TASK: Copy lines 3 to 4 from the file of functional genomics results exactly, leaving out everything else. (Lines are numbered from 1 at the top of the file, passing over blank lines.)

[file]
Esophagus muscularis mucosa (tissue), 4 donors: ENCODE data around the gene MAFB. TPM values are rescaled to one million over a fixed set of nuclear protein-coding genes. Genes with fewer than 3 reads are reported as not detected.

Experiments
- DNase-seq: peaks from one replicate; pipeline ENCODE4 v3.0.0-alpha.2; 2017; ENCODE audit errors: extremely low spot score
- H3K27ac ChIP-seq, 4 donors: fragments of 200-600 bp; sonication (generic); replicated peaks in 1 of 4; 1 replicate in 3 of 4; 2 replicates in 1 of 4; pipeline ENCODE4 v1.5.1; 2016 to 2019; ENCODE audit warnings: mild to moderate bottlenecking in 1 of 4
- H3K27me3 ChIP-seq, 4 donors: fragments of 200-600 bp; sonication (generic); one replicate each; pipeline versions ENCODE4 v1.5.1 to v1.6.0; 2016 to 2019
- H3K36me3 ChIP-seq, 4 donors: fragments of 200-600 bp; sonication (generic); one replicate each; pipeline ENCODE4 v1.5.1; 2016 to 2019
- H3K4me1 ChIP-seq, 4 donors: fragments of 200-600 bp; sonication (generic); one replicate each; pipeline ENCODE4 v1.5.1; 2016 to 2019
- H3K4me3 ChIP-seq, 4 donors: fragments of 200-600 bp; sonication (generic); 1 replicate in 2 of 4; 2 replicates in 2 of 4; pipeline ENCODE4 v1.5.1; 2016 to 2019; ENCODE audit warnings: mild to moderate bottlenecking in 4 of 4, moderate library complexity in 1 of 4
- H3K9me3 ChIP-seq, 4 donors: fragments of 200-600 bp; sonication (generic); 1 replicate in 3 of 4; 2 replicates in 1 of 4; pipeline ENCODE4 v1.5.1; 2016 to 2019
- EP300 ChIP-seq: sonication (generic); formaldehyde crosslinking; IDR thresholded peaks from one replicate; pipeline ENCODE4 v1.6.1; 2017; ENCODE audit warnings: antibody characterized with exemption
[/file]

- DNase-seq: peaks from one replicate; pipeline ENCODE4 v3.0.0-alpha.2; 2017; ENCODE audit errors: extremely low spot score
- H3K27ac ChIP-seq, 4 donors: fragments of 200-600 bp; sonication (generic); replicated peaks in 1 of 4; 1 replicate in 3 of 4; 2 replicates in 1 of 4; pipeline ENCODE4 v1.5.1; 2016 to 2019; ENCODE audit warnings: mild to moderate bottlenecking in 1 of 4